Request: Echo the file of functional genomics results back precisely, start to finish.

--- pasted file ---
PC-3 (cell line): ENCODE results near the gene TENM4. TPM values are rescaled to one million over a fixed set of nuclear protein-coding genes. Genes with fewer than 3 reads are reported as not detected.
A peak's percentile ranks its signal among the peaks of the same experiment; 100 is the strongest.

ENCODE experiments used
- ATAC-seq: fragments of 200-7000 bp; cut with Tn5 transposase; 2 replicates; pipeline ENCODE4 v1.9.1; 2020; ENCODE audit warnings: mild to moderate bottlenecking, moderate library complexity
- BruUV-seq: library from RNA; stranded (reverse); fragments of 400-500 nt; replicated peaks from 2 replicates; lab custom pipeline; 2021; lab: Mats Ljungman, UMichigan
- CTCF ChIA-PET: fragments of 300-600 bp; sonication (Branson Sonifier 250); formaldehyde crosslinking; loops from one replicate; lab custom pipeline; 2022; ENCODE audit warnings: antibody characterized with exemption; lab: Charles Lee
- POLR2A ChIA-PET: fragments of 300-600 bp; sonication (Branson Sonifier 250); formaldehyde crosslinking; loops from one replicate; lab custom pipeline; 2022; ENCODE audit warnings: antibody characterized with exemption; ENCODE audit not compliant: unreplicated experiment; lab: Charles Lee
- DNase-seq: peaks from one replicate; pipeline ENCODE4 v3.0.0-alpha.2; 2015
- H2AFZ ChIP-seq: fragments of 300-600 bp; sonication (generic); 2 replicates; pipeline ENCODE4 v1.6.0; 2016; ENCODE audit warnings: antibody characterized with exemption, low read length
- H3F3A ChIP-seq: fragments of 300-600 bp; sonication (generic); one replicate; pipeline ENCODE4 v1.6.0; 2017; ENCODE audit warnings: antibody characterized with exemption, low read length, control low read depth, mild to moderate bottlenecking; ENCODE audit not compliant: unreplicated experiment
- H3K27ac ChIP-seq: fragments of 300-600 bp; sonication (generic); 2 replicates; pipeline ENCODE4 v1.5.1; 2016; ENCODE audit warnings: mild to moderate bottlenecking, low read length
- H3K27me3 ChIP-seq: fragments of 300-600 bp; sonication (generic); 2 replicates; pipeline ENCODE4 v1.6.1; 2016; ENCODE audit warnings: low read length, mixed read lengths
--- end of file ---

PC-3 (cell line): ENCODE results near the gene TENM4. TPM values are rescaled to one million over a fixed set of nuclear protein-coding genes. Genes with fewer than 3 reads are reported as not detected.
A peak's percentile ranks its signal among the peaks of the same experiment; 100 is the strongest.

ENCODE experiments used
- ATAC-seq: fragments of 200-7000 bp; cut with Tn5 transposase; 2 replicates; pipeline ENCODE4 v1.9.1; 2020; ENCODE audit warnings: mild to moderate bottlenecking, moderate library complexity
- BruUV-seq: library from RNA; stranded (reverse); fragments of 400-500 nt; replicated peaks from 2 replicates; lab custom pipeline; 2021; lab: Mats Ljungman, UMichigan
- CTCF ChIA-PET: fragments of 300-600 bp; sonication (Branson Sonifier 250); formaldehyde crosslinking; loops from one replicate; lab custom pipeline; 2022; ENCODE audit warnings: antibody characterized with exemption; lab: Charles Lee
- POLR2A ChIA-PET: fragments of 300-600 bp; sonication (Branson Sonifier 250); formaldehyde crosslinking; loops from one replicate; lab custom pipeline; 2022; ENCODE audit warnings: antibody characterized with exemption; ENCODE audit not compliant: unreplicated experiment; lab: Charles Lee
- DNase-seq: peaks from one replicate; pipeline ENCODE4 v3.0.0-alpha.2; 2015
- H2AFZ ChIP-seq: fragments of 300-600 bp; sonication (generic); 2 replicates; pipeline ENCODE4 v1.6.0; 2016; ENCODE audit warnings: antibody characterized with exemption, low read length
- H3F3A ChIP-seq: fragments of 300-600 bp; sonication (generic); one replicate; pipeline ENCODE4 v1.6.0; 2017; ENCODE audit warnings: antibody characterized with exemption, low read length, control low read depth, mild to moderate bottlenecking; ENCODE audit not compliant: unreplicated experiment
- H3K27ac ChIP-seq: fragments of 300-600 bp; sonication (generic); 2 replicates; pipeline ENCODE4 v1.5.1; 2016; ENCODE audit warnings: mild to moderate bottlenecking, low read length
- H3K27me3 ChIP-seq: fragments of 300-600 bp; sonication (generic); 2 replicates; pipeline ENCODE4 v1.6.1; 2016; ENCODE audit warnings: low read length, mixed read lengths